"Lie with Me" Source: Cinephobia

Review: 'Lie with Me' a Touching Tale of First Love and Memory

Kilian Melloy READ TIME: 2 MIN.

Olivier Peyon's poignant and surprising "Lie with Me," adapted from the Philippe Besson novel, treads careful lines between comedy and drama, trauma porn and coming-of-age story, and generational divides.

Famed writer Stéphane Belcourt (Guillaume de Tonquédec) returns to his home town of Cognac – as in the drink – for the first time in three-and-a-half decades, after having left at age 17. He's spent his career writing novels that look back on a summer of love with a classmate named Thomas (Julien De Saint Jean), a prototypical cool kid with a gang of followers and a gaggle of girlfriends. Nobody knew of their relationship, and Stéphane has kept it that way even though he has never understood the abrupt way in which Thomas broke things off – or why he never spoke to Stéphane again.

The secretive affair, never properly resolved, thus becomes writerly fuel as well as personal pain for the writer, who reluctantly accepts an invitation to come back to Cognac for the bicentennial celebration of a distillery. Expected to raise a glass (even though he's teetotal) and deliver a speech at a gala dinner (even though he's been unable to commit so much as a sentence to paper), Stéphane stays at arm's length from the other attendees of the celebration, including a group of American distributors led by a charming young man named Lucas (Victor Belmondo) – until, that is, he realizes that Lucas is Thomas' son.

Intrigued, Stéphane begins to get closer to Lucas, hoping to understand the life of his long-lost first love and the reasons for which their affair ended as it did. He shies away from sharing the truth with Lucas, but Lucas has secrets of his own and when they start coming to light everything threatens to spin out of control.

A psychological and emotional thriller of sorts, "Lie with Me" puts its characters (and its audience) through a wringer and keeps us guessing from scene to scene. A storyline that could have ended up a mishmash of the Eytan Fox cross-generational gay romance "Sublet" and Andrew Haigh's recent memory-infused love story "All of Us Strangers" finds its own way, rewardingly enough, buoyed by a cast that makes each moment feel meaningful. The '80s-set flashbacks feature Jérémy Gillet portraying the young Stéphane with a mix of strength and vulnerability opposite a smoldering De Saint Jean, while the present-day scenes simmer with a growing tension between de Tonquédec and Belmondo, and feature a scene-stealing turn by Guilaine Londez as Gaëlle Flamand, Lucas' boss, who's trying to keep the celebration and everyone involved from going off the rails.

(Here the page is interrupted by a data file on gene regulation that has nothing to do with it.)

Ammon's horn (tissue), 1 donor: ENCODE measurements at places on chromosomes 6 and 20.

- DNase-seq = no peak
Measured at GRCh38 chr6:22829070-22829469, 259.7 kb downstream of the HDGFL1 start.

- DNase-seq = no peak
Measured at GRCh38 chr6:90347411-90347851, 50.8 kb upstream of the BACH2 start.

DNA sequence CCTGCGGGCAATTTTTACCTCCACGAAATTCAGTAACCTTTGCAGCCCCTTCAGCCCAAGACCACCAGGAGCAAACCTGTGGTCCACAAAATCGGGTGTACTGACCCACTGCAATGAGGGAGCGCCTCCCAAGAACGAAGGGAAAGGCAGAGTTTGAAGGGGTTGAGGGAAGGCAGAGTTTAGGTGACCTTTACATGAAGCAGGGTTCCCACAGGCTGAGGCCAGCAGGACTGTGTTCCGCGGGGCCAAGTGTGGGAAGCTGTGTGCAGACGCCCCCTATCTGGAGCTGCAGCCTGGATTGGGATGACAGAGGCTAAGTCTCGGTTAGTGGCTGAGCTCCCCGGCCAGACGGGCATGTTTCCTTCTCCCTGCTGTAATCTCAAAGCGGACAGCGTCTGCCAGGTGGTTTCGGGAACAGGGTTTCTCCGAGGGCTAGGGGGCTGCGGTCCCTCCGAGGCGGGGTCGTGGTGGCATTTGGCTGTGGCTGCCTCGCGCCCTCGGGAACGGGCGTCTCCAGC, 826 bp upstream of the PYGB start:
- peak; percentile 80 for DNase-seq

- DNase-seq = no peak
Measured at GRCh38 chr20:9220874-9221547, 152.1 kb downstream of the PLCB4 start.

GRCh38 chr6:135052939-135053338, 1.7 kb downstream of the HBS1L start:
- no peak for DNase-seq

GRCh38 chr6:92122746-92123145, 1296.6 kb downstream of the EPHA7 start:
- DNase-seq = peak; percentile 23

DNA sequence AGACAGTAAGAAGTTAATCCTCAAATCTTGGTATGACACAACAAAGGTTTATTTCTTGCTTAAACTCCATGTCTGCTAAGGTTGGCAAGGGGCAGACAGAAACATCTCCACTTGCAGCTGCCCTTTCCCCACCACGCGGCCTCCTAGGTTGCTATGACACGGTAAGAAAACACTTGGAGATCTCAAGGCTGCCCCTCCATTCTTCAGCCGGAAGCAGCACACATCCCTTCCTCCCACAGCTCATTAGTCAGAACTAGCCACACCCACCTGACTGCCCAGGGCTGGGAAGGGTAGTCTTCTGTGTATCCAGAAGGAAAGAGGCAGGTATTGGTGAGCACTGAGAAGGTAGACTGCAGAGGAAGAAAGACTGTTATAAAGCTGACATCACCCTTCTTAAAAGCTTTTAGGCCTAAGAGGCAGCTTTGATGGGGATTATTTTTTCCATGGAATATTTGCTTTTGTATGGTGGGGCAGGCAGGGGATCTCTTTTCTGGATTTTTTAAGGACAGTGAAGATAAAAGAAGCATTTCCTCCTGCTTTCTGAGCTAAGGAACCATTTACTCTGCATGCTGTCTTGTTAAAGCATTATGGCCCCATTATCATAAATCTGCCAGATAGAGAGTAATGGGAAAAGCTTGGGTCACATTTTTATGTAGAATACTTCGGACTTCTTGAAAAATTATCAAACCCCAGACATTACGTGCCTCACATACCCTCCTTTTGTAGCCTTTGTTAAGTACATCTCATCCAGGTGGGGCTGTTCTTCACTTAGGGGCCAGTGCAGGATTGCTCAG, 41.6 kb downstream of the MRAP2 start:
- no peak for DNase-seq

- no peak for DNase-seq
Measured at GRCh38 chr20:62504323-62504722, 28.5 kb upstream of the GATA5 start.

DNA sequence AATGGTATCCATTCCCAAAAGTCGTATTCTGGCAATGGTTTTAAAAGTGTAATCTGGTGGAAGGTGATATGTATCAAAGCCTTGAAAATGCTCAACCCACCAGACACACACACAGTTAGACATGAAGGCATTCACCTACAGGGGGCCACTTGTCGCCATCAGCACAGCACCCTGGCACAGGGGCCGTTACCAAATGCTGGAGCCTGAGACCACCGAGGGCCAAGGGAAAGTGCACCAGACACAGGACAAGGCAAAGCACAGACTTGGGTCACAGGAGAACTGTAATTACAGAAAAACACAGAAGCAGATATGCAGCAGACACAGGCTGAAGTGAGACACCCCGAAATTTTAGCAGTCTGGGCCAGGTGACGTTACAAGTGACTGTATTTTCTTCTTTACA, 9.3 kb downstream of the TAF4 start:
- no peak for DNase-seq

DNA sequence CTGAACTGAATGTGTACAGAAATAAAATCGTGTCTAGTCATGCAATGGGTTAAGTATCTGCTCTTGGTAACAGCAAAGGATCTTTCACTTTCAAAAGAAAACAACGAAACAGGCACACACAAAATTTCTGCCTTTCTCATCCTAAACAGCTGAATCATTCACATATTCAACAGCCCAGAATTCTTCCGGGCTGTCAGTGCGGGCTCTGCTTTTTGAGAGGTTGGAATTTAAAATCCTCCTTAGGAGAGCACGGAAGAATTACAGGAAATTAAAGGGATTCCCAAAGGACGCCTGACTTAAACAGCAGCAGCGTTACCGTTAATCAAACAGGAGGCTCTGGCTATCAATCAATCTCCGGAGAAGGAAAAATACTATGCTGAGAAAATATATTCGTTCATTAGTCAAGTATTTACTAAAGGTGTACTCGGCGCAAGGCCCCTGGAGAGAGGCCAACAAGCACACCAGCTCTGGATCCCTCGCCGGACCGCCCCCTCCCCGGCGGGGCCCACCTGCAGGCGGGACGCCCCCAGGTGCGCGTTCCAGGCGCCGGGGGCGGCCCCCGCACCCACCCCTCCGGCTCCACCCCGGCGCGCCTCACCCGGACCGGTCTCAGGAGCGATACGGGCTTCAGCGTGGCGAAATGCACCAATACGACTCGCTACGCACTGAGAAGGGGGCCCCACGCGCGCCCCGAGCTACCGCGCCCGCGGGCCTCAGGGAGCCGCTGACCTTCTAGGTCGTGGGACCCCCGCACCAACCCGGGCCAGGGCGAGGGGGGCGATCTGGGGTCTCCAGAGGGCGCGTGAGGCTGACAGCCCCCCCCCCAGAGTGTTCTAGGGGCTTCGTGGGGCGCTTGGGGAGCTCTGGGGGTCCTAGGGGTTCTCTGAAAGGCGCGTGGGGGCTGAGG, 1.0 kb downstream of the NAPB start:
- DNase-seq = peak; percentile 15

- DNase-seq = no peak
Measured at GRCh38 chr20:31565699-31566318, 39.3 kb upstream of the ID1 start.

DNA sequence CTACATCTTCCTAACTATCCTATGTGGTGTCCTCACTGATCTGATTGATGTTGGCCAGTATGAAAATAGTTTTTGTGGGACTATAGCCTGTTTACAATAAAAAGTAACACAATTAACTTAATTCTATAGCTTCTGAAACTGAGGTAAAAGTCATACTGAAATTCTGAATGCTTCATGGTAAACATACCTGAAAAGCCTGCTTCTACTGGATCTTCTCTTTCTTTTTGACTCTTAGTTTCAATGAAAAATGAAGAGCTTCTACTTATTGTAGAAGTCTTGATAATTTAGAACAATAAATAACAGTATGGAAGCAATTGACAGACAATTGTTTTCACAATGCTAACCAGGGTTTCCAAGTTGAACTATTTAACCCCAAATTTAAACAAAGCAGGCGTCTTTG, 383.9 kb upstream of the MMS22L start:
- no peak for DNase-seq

Light, spirited, and yet complex, "Lie with Me" is a mildly intoxicating cinematic refreshment.

"Lie with Me" comes to VOD on Feb. 28.

by Kilian Melloy , EDGE Staff Reporter

Kilian Melloy serves as EDGE Media Network's Associate Arts Editor and Staff Contributor. His professional memberships include the National Lesbian & Gay Journalists Association, the Boston Online Film Critics Association, The Gay and Lesbian Entertainment Critics Association, and the Boston Theater Critics Association's Elliot Norton Awards Committee.

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